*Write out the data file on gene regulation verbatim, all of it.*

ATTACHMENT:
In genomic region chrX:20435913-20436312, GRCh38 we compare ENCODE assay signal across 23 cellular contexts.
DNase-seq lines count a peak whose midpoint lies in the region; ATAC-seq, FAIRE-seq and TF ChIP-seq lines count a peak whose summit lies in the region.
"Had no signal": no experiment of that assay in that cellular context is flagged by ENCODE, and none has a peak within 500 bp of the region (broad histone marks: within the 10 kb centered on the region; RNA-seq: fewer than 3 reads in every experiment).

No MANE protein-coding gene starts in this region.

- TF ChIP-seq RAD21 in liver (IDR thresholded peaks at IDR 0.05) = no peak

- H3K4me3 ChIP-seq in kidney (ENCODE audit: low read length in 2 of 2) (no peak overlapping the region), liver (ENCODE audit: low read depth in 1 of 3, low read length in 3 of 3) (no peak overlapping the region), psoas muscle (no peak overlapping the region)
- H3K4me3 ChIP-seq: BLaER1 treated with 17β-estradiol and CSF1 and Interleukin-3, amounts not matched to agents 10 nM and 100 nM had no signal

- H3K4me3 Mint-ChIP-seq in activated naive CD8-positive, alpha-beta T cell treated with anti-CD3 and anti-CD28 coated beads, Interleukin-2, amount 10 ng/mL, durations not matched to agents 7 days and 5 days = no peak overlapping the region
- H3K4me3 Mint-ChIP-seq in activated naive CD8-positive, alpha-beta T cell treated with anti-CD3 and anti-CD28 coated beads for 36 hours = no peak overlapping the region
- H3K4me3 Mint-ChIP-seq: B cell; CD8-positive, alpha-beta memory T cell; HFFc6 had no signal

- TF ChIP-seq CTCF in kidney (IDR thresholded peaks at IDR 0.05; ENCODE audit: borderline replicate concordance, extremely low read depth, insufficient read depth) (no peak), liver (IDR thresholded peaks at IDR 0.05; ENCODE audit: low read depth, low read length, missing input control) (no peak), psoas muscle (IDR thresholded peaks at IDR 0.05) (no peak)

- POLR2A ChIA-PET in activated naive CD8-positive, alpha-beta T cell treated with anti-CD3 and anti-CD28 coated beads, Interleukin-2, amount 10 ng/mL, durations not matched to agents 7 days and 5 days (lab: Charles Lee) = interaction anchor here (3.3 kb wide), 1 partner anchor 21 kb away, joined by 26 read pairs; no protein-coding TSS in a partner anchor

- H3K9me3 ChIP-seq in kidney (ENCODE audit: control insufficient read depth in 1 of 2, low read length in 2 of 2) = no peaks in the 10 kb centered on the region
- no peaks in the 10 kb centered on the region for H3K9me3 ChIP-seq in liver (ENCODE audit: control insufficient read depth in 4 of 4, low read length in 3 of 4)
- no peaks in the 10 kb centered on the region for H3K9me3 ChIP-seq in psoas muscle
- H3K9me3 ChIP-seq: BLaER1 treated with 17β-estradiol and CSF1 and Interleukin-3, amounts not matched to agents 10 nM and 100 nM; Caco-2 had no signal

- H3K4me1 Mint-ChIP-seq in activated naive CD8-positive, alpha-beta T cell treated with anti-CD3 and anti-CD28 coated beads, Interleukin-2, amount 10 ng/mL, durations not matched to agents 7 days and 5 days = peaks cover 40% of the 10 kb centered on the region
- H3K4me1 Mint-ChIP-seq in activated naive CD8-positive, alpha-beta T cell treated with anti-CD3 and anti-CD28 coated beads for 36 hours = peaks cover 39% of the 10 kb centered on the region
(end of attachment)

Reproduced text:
In genomic region chrX:20435913-20436312, GRCh38 we compare ENCODE assay signal across 23 cellular contexts.
DNase-seq lines count a peak whose midpoint lies in the region; ATAC-seq, FAIRE-seq and TF ChIP-seq lines count a peak whose summit lies in the region.
"Had no signal": no experiment of that assay in that cellular context is flagged by ENCODE, and none has a peak within 500 bp of the region (broad histone marks: within the 10 kb centered on the region; RNA-seq: fewer than 3 reads in every experiment).

No MANE protein-coding gene starts in this region.

- TF ChIP-seq RAD21 in liver (IDR thresholded peaks at IDR 0.05) = no peak

- H3K4me3 ChIP-seq in kidney (ENCODE audit: low read length in 2 of 2) (no peak overlapping the region), liver (ENCODE audit: low read depth in 1 of 3, low read length in 3 of 3) (no peak overlapping the region), psoas muscle (no peak overlapping the region)
- H3K4me3 ChIP-seq: BLaER1 treated with 17β-estradiol and CSF1 and Interleukin-3, amounts not matched to agents 10 nM and 100 nM had no signal

- H3K4me3 Mint-ChIP-seq in activated naive CD8-positive, alpha-beta T cell treated with anti-CD3 and anti-CD28 coated beads, Interleukin-2, amount 10 ng/mL, durations not matched to agents 7 days and 5 days = no peak overlapping the region
- H3K4me3 Mint-ChIP-seq in activated naive CD8-positive, alpha-beta T cell treated with anti-CD3 and anti-CD28 coated beads for 36 hours = no peak overlapping the region
- H3K4me3 Mint-ChIP-seq: B cell; CD8-positive, alpha-beta memory T cell; HFFc6 had no signal

- TF ChIP-seq CTCF in kidney (IDR thresholded peaks at IDR 0.05; ENCODE audit: borderline replicate concordance, extremely low read depth, insufficient read depth) (no peak), liver (IDR thresholded peaks at IDR 0.05; ENCODE audit: low read depth, low read length, missing input control) (no peak), psoas muscle (IDR thresholded peaks at IDR 0.05) (no peak)

- POLR2A ChIA-PET in activated naive CD8-positive, alpha-beta T cell treated with anti-CD3 and anti-CD28 coated beads, Interleukin-2, amount 10 ng/mL, durations not matched to agents 7 days and 5 days (lab: Charles Lee) = interaction anchor here (3.3 kb wide), 1 partner anchor 21 kb away, joined by 26 read pairs; no protein-coding TSS in a partner anchor

- H3K9me3 ChIP-seq in kidney (ENCODE audit: control insufficient read depth in 1 of 2, low read length in 2 of 2) = no peaks in the 10 kb centered on the region
- no peaks in the 10 kb centered on the region for H3K9me3 ChIP-seq in liver (ENCODE audit: control insufficient read depth in 4 of 4, low read length in 3 of 4)
- no peaks in the 10 kb centered on the region for H3K9me3 ChIP-seq in psoas muscle
- H3K9me3 ChIP-seq: BLaER1 treated with 17β-estradiol and CSF1 and Interleukin-3, amounts not matched to agents 10 nM and 100 nM; Caco-2 had no signal

- H3K4me1 Mint-ChIP-seq in activated naive CD8-positive, alpha-beta T cell treated with anti-CD3 and anti-CD28 coated beads, Interleukin-2, amount 10 ng/mL, durations not matched to agents 7 days and 5 days = peaks cover 40% of the 10 kb centered on the region
- H3K4me1 Mint-ChIP-seq in activated naive CD8-positive, alpha-beta T cell treated with anti-CD3 and anti-CD28 coated beads for 36 hours = peaks cover 39% of the 10 kb centered on the region